Here’s a satellite image of the Atlantic Ocean
Caribbean Sea: There are no active tropical cyclones
Gulf of Mexico: There are no active tropical cyclone
Here’s a satellite image of the Caribbean Sea…and the Gulf of Mexico.
Here’s the link to the National Hurricane Center (NHC)
Eastern Pacific: Tropical depression 14E (Narda) is active over the northeast Pacific. Here’s a NHC graphical track map…along with a NOAA satellite image. Here’s what the hurricane models are showing.
A TROUGH OF LOW PRESSURE LOCATED A FEW HUNDRED MILES SOUTH-SOUTHEAST OF ACAPULCO MEXICO IS PRODUCING A LARGE AREA OF DISORGANIZED SHOWERS AND THUNDERSTORMS. ENVIRONMENTAL CONDITIONS ARE EXPECTED TO BE CONDUCIVE FOR DEVELOPMENT OVER THE NEXT SEVERAL DAYS...AND THIS DISTURBANCE COULD BECOME A TROPICAL DEPRESSION BY THIS WEEKEND. THIS SYSTEM HAS A MEDIUM CHANCE...30 PERCENT...OF BECOMING A TROPICAL CYCLONE DURING THE NEXT 48 HOURS...AND A HIGH CHANCE...80 PERCENT...OF BECOMING A TROPICAL CYCLONE DURING THE NEXT 5 DAYS WHILE IT MOVES WEST-NORTHWESTWARD AND THEN NORTHWESTWARD AT ABOUT 10 MPH.
Here’s a wide satellite image that covers the entire area between Mexico, out through the central Pacific…to the International Dateline.
Central Pacific Ocean: There are no active tropical cyclones
Here’s a link to the Central Pacific Hurricane Center (CPHC)
South Pacific Ocean: There are no active tropical cyclones
Here’s a link to the Joint Typhoon Warning Center (JTWC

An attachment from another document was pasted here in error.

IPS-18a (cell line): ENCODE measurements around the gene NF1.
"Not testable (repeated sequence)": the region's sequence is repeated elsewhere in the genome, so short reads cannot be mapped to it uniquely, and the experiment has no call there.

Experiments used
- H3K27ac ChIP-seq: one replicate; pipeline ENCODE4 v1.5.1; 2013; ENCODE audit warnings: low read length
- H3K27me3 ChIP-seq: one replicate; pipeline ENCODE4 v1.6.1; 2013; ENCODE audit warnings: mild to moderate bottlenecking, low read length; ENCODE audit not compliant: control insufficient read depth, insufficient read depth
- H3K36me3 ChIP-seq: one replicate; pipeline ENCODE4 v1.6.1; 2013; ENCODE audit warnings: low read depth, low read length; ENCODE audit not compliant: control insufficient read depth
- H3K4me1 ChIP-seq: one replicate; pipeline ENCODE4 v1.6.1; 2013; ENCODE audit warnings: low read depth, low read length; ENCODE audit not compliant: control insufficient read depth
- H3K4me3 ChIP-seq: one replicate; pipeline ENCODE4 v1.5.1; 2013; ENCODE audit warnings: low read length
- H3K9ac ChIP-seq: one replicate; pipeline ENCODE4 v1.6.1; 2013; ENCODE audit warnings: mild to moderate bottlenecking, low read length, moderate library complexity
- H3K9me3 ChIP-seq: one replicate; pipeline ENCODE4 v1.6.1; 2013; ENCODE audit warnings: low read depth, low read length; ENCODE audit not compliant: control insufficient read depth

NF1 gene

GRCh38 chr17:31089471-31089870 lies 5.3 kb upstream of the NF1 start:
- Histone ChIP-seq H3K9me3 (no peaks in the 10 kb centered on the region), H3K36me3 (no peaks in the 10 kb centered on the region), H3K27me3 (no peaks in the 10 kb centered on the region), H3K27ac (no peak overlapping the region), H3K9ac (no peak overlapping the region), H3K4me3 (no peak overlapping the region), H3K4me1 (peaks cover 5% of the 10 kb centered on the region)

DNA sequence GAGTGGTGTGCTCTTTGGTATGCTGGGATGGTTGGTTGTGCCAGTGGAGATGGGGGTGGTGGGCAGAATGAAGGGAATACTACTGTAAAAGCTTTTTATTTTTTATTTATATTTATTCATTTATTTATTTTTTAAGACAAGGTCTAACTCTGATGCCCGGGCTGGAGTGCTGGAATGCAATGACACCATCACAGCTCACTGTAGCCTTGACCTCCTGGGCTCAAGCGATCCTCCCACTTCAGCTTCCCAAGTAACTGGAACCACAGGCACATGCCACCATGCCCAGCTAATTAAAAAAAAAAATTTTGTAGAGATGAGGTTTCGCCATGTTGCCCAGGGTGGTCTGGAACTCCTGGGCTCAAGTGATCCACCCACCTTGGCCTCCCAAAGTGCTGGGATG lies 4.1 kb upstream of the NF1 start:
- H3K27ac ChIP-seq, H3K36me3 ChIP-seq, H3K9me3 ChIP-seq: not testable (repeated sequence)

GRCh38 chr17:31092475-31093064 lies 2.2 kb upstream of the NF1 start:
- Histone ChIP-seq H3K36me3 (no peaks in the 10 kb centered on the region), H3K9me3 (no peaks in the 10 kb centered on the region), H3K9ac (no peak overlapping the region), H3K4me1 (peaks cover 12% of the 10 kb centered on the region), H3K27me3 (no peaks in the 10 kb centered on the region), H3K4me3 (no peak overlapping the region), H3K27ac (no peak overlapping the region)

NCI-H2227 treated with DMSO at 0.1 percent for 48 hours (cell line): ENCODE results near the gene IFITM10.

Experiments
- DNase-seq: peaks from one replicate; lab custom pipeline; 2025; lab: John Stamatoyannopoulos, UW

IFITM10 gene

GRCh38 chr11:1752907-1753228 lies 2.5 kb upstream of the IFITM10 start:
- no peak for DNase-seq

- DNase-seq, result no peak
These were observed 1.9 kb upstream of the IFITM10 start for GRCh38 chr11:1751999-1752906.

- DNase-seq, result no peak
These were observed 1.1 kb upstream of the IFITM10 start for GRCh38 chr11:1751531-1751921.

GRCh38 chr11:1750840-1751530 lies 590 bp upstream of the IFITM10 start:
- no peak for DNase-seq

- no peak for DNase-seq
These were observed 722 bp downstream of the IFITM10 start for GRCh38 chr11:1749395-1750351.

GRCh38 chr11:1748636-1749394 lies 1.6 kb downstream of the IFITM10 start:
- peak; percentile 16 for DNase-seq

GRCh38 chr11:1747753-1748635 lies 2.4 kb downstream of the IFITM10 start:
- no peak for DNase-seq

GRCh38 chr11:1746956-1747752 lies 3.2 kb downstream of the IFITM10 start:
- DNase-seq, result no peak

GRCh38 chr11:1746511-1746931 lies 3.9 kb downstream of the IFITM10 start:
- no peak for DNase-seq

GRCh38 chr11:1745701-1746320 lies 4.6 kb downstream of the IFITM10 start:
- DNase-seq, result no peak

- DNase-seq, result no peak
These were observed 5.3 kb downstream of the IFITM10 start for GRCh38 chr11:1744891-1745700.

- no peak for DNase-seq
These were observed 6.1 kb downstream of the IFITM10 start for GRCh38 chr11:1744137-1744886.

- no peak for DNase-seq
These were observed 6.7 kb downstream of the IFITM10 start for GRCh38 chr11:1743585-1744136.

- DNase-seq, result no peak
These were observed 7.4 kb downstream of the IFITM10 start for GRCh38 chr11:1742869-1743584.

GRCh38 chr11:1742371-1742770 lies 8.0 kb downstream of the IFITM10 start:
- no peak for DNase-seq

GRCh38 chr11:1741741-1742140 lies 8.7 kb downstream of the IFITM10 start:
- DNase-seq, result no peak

Interesting: Climate Change and Water Scarcity - Using a novel methodological approach, scientists of the Potsdam Institute for Climate Impact Research (PIK) have introduced new estimates on how climate change will affect water availability.
Access to freshwater in Africa and the Middle East is known to be scarce, but the Siberian tundra and Indian grasslands also lack freshwater. These areas along with dry pockets across the globe are expected to expand and create implications for their habitats and communities.
The new study predicts that if global warming is limited to 2 degrees above pre-industrial levels, 500 million people could be subject to increased water scarcity. And at 5 degrees global warming almost all ice-free land might be affected by ecosystem change.
“We managed to quantify a number of crucial impacts of climate change on the global land area,” says Dieter Gerten, lead-author of one of the studies. Mean global warming of 2 degrees, the target set by the international community, is projected to expose an additional 8 percent of humankind to new or increased water scarcity. 3.5 degrees — likely to occur if national emissions reductions remain at currently pledged levels — would affect 11 percent of the world population. 5 degrees could raise this even further to 13 percent.
“If population growth continues, by the end of our century under a business-as-usual scenario these figures would equate to well over one billion lives touched,” Gerten points out. “And this is on top of the more than one billion people already living in water-scarce regions today.” Parts of Asia and North Africa, the Mediterranean and the Middle East are particularly vulnerable.
“The area at risk of ecosystem transformation is expected to double between global warming of about 3 and 4 degrees,” says Lila Warszawski, lead author of another study that systematically compared different impact models — and the associated uncertainties — in order to gain a fuller picture of the possible consequences of climate change for natural ecosystems. This is part of the international Inter-Sectoral Impact Model Intercomparison Project (ISI-MIP).
A warming of 5 degrees, likely to happen in the next century if climate change goes on unabated, would put nearly all terrestrial natural ecosystems at risk of severe change. “So despite the uncertainties, the findings clearly demonstrate that there is a large difference in the risk of global ecosystem change under a scenario of no climate change mitigation compared to one of ambitious mitigation,” says Sebastian Ostberg, lead author of the third study.